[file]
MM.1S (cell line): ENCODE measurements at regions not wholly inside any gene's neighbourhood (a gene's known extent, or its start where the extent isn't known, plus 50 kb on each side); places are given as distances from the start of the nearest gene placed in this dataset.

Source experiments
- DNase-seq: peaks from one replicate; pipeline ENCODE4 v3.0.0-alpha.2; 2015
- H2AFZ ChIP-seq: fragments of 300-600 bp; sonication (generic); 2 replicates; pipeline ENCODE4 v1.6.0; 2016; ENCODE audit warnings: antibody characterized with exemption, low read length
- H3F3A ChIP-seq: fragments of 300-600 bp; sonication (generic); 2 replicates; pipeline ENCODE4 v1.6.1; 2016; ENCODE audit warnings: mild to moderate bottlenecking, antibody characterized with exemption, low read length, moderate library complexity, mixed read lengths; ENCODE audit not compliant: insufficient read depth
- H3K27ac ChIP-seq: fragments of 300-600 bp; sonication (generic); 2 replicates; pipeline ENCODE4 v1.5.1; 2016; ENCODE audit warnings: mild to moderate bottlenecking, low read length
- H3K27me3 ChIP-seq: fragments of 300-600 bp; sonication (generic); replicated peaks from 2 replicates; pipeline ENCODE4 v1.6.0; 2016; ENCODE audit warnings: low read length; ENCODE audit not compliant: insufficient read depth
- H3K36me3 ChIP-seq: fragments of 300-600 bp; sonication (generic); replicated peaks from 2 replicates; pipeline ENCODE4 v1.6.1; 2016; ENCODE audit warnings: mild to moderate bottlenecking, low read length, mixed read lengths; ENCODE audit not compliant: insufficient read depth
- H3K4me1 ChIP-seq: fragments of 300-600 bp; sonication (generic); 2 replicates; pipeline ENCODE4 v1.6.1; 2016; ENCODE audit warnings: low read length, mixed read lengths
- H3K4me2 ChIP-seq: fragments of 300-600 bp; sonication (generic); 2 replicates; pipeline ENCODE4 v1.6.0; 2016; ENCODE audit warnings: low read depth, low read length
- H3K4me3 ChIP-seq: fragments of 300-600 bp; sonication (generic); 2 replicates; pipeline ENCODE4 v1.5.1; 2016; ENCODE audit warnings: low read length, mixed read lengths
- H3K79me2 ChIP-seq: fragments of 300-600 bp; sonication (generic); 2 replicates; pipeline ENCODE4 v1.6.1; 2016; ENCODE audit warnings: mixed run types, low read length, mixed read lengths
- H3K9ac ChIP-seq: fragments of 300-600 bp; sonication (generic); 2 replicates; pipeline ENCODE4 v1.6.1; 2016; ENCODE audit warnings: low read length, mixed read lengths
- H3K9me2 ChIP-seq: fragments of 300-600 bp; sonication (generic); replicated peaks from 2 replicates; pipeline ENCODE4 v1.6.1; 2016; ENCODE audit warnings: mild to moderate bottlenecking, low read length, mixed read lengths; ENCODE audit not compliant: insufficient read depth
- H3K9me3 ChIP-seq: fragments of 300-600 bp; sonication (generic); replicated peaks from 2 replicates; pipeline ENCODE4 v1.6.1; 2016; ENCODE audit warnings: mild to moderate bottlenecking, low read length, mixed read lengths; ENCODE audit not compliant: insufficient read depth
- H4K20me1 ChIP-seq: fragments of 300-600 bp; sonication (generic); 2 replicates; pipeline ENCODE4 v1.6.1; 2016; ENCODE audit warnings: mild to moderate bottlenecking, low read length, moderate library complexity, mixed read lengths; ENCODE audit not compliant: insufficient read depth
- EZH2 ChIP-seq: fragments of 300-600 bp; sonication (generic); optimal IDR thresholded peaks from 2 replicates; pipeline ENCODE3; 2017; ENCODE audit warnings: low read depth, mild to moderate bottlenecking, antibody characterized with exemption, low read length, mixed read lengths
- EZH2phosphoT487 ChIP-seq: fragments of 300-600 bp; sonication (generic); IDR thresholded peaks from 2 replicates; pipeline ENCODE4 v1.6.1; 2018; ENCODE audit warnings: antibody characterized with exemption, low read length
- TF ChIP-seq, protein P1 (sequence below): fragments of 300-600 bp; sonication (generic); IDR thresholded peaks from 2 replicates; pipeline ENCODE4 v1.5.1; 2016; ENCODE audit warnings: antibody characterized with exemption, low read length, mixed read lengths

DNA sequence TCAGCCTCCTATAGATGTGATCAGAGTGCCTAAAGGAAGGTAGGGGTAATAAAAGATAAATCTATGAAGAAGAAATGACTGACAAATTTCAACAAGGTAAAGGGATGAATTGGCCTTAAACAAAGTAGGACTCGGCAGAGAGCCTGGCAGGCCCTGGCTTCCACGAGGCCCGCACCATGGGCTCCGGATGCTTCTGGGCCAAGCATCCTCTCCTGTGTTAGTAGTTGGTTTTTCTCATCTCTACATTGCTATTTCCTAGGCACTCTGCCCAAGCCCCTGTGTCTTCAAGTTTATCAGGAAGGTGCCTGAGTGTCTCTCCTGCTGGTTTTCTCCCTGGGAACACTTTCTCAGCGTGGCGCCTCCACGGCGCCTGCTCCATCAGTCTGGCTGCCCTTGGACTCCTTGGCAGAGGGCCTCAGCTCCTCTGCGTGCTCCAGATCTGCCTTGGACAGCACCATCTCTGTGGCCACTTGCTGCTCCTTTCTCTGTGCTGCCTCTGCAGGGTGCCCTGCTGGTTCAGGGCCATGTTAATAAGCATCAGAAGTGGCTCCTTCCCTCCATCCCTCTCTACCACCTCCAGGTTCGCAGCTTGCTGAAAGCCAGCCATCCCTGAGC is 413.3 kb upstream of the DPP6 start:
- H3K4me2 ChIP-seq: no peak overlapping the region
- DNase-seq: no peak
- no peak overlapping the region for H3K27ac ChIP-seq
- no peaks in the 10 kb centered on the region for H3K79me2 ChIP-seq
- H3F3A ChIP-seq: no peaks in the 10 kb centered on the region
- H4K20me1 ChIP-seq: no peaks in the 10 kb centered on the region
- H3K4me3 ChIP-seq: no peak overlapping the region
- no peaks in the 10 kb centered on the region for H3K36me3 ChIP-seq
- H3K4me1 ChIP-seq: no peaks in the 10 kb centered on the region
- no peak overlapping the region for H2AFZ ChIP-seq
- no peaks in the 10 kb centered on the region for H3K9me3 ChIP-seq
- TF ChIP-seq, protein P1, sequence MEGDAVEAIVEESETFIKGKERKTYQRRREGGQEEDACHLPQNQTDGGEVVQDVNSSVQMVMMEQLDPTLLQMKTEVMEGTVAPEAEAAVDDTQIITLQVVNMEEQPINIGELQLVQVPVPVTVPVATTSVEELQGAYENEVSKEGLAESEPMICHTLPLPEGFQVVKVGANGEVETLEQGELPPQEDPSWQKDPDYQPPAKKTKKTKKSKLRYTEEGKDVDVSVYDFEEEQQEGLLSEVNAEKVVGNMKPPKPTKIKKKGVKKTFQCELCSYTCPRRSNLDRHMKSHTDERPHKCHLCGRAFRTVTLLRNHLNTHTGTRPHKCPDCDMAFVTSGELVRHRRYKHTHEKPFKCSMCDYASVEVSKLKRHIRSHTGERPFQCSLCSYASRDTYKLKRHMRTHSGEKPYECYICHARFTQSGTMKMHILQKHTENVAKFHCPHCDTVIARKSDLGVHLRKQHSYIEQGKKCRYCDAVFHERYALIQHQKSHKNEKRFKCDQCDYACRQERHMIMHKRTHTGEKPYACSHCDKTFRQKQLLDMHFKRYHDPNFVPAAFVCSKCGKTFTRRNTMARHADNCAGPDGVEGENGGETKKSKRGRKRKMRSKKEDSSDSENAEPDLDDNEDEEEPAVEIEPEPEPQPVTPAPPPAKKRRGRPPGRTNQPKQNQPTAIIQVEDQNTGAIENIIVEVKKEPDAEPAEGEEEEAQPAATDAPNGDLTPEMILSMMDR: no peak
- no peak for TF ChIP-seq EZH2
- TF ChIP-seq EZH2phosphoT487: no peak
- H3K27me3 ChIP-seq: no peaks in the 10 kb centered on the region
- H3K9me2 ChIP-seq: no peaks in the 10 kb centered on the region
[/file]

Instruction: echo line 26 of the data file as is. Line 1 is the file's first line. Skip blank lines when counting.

- H4K20me1 ChIP-seq: no peaks in the 10 kb centered on the region